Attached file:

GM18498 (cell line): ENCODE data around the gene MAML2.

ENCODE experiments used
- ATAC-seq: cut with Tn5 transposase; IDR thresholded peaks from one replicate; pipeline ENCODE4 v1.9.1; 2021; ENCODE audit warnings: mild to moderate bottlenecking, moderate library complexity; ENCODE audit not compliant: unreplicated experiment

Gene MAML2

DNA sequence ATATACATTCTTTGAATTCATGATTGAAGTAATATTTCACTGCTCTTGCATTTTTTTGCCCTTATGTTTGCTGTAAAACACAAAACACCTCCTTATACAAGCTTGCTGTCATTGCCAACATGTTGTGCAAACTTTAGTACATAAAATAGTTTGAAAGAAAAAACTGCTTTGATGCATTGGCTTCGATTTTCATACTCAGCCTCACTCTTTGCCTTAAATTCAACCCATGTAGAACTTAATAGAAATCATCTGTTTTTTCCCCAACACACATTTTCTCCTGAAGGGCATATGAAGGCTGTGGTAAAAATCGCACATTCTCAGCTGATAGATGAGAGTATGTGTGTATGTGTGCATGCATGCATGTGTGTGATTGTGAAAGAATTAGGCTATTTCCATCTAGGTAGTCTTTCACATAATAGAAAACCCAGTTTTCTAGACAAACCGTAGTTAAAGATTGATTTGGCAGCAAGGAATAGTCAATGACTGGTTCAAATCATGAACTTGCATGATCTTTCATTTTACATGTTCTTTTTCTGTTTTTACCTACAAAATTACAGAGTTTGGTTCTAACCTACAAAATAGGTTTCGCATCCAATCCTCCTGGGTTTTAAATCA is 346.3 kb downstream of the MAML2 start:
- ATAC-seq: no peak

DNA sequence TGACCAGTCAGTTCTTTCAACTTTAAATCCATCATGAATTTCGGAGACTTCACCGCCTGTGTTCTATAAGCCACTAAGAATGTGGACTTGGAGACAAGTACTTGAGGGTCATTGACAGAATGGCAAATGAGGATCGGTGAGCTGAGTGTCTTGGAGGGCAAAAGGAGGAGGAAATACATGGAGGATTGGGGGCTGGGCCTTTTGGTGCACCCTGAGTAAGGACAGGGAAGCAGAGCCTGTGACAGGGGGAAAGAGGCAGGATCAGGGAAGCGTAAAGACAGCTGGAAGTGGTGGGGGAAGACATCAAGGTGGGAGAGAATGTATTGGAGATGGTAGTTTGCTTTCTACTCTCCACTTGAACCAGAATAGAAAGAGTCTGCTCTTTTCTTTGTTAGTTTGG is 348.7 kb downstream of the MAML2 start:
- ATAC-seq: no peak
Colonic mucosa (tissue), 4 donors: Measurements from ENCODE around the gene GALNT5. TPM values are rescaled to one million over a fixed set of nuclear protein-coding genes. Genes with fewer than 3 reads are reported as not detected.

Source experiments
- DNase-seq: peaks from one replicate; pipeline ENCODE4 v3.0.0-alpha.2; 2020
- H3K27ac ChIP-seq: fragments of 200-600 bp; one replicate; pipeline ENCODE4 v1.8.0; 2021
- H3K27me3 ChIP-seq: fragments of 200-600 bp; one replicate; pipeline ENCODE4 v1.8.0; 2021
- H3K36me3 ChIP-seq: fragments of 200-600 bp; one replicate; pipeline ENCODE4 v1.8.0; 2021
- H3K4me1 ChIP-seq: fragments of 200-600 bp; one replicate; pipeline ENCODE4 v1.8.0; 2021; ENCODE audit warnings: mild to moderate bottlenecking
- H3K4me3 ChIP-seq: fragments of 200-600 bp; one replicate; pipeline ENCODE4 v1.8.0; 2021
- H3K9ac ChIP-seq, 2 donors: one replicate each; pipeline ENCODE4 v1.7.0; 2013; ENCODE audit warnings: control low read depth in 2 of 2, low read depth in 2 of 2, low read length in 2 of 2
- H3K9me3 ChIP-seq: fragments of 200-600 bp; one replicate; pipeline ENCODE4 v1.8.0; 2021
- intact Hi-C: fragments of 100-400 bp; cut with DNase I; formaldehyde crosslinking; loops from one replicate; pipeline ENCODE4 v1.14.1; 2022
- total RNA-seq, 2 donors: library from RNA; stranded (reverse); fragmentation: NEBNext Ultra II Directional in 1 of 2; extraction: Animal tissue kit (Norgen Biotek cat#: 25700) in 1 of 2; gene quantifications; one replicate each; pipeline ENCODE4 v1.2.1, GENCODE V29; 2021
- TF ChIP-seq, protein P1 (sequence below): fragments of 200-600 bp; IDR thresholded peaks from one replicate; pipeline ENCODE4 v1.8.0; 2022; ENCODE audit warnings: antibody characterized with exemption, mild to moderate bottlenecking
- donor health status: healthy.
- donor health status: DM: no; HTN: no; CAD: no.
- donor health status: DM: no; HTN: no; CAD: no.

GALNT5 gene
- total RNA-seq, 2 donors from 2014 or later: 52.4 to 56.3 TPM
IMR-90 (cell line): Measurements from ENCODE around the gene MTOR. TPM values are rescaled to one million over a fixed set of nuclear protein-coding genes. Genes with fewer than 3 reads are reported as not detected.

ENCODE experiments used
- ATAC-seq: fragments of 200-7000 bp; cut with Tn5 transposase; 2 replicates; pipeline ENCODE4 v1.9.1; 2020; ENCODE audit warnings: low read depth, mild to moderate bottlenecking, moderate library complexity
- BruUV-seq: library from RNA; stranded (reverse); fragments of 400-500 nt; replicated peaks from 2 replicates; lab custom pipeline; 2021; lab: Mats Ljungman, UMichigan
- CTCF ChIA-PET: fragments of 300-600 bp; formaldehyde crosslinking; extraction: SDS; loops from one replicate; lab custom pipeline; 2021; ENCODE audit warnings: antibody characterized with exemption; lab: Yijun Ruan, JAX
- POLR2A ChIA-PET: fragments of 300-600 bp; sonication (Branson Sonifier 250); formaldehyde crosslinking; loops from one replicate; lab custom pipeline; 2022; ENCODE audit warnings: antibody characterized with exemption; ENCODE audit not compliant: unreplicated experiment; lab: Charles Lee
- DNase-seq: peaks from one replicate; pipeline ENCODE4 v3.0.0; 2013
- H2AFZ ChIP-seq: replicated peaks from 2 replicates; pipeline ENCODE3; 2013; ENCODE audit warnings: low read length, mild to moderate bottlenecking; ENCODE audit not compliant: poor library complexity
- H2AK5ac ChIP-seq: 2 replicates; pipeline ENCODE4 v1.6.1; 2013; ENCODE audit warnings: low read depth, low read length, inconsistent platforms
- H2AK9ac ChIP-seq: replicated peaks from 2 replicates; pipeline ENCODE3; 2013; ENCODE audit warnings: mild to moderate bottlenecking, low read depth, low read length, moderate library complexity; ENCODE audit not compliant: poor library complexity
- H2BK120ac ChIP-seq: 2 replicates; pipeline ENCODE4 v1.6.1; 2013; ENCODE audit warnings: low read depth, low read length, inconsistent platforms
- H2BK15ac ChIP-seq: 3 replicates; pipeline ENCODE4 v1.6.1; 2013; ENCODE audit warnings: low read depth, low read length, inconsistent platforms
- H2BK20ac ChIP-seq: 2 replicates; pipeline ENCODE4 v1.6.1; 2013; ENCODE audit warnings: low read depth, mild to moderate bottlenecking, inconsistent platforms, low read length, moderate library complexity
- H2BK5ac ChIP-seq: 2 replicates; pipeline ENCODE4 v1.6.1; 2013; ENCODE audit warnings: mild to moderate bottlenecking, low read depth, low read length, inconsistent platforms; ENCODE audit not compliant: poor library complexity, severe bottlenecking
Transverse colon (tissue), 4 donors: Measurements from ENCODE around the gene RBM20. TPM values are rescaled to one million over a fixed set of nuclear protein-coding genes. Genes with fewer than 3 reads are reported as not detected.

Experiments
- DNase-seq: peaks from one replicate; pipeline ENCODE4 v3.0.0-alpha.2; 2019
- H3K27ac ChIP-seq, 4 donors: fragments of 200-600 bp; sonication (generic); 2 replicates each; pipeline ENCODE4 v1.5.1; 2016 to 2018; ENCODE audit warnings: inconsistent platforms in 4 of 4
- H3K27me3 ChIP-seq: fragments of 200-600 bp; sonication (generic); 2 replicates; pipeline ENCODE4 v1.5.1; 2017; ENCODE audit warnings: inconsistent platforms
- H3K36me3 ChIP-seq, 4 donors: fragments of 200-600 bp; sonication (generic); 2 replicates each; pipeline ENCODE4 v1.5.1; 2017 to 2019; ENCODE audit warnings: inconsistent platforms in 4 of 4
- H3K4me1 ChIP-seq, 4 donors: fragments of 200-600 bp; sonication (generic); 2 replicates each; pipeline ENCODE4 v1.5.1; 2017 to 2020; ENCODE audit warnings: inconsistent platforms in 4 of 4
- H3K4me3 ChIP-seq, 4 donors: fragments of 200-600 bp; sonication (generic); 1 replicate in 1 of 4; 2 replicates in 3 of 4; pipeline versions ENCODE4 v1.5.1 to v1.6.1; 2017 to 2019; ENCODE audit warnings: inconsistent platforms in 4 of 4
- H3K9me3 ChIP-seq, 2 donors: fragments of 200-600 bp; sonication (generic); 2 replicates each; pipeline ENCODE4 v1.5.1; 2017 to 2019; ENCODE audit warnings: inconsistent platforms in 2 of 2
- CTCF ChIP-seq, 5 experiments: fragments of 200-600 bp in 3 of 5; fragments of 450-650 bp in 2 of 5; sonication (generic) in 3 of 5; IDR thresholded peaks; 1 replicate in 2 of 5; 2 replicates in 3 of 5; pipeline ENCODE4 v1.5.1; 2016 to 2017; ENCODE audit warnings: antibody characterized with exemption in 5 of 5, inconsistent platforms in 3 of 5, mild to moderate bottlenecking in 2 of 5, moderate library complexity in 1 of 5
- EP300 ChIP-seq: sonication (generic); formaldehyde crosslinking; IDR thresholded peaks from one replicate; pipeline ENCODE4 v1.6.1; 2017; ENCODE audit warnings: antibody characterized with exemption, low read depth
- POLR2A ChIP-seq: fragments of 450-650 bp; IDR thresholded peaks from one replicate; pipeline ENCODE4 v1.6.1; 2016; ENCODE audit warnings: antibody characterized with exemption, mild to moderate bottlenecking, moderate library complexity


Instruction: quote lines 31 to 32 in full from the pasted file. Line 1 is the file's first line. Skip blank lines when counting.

- CTCF ChIA-PET: fragments of 300-600 bp; formaldehyde crosslinking; extraction: SDS; loops from one replicate; lab custom pipeline; 2021; ENCODE audit warnings: antibody characterized with exemption; lab: Yijun Ruan, JAX
- POLR2A ChIA-PET: fragments of 300-600 bp; sonication (Branson Sonifier 250); formaldehyde crosslinking; loops from one replicate; lab custom pipeline; 2022; ENCODE audit warnings: antibody characterized with exemption; ENCODE audit not compliant: unreplicated experiment; lab: Charles Lee